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Sci Rep. 2015 Dec 9;5:17855. doi: 10.1038/srep17855.

Mapping the genetic diversity of HLA haplotypes in the Japanese populations.

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Saw Swee Hock School of Public Health, National University of Singapore, Singapore 117549.
Life Sciences Institute, National University of Singapore, Singapore 117456.
NUS Graduate School for Integrative Science and Engineering, National University of Singapore, Singapore 117456.
Genome Institute of Singapore, Agency for Science, Technology and Research, Singapore 138672.
Department of Gene Diagnostics and Therapeutics, National Center for Global Health and Medicine, Tokyo, Japan 162-8655.
Department of Clinical Gene Therapy, Osaka University Graduate School of Medicine, Suita, Japan 565-0871.
Department of Human Biology and Anatomy, Graduate School of Medicine, University of the Ryukyus, Nishihara-cho, Japan 903-0215.
Department of Functional Pathology, Shimane University School of Medicine, Izumo, Japan 693-8501.
Department of Hygiene and Public Health, Teikyo University School of Medicine, Tokyo, Japan 162-8655.
Center for Genomic Medicine, Kyoto University Graduate School of Medicine, Kyoto, Japan 606-8501.
Department of Medical Chemistry, Kurume University School of Medicine, Kurume, Japan 830-0011.
Department of Genome Science, School of Dentistry, Aichi Gakuin University, Nagoya, Japan 464-8651.
Department of Statistics and Applied Probability, National University of Singapore, Singapore.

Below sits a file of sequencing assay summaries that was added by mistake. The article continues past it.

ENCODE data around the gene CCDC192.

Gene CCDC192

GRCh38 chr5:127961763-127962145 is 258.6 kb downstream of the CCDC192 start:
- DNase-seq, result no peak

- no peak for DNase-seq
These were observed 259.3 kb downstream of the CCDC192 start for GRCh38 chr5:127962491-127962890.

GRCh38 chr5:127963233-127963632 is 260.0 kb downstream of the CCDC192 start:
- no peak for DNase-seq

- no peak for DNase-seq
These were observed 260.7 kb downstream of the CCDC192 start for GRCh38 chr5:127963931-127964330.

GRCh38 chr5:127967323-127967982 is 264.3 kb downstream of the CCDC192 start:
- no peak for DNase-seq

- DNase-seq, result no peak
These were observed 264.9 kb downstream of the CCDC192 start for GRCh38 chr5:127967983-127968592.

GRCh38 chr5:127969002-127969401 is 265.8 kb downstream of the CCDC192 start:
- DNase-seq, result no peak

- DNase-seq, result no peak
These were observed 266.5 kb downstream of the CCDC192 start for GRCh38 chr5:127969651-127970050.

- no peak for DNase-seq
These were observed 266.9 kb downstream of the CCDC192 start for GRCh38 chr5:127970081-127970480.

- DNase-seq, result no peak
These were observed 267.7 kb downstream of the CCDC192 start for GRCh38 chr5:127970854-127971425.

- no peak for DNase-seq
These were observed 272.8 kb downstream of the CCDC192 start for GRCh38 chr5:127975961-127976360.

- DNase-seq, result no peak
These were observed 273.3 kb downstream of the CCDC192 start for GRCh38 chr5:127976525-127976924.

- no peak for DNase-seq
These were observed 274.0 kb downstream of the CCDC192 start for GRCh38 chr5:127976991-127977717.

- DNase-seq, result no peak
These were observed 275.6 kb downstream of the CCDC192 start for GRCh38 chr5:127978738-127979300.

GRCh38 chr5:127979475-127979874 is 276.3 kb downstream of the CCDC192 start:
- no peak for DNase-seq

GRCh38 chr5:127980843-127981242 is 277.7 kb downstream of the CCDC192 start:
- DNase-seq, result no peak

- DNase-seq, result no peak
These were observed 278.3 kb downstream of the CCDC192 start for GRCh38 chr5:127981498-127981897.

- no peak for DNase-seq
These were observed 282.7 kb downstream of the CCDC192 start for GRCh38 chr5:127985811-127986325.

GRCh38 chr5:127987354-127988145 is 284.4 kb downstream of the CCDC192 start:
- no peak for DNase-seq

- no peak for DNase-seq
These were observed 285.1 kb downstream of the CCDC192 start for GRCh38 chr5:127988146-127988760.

Japan has often been viewed as an Asian country that possesses a genetically homogenous community. The basis for partitioning the country into prefectures has largely been geographical, although cultural and linguistic differences still exist between some of the districts/prefectures, especially between Okinawa and the mainland prefectures. The Major Histocompatibility Complex (MHC) region has consistently emerged as the most polymorphic region in the human genome, harbouring numerous biologically important variants; nevertheless the presence of population-specific long haplotypes hinders the imputation of SNPs and classical HLA alleles. Here, we examined the extent of genetic variation at the MHC between eight Japanese populations sampled from Okinawa, and six other prefectures located in or close to the mainland of Japan, specifically focusing at the haplotypes observed within each population, and what the impact of any variation has on imputation. Our results indicated that Okinawa was genetically farther to the mainland Japanese than were Gujarati Indians from Tamil Indians, while the mainland Japanese from six prefectures were more homogeneous than between northern and southern Han Chinese. The distribution of haplotypes across Japan was similar, although imputation was most accurate for Okinawa and several mainland prefectures when population-specific panels were used as reference.

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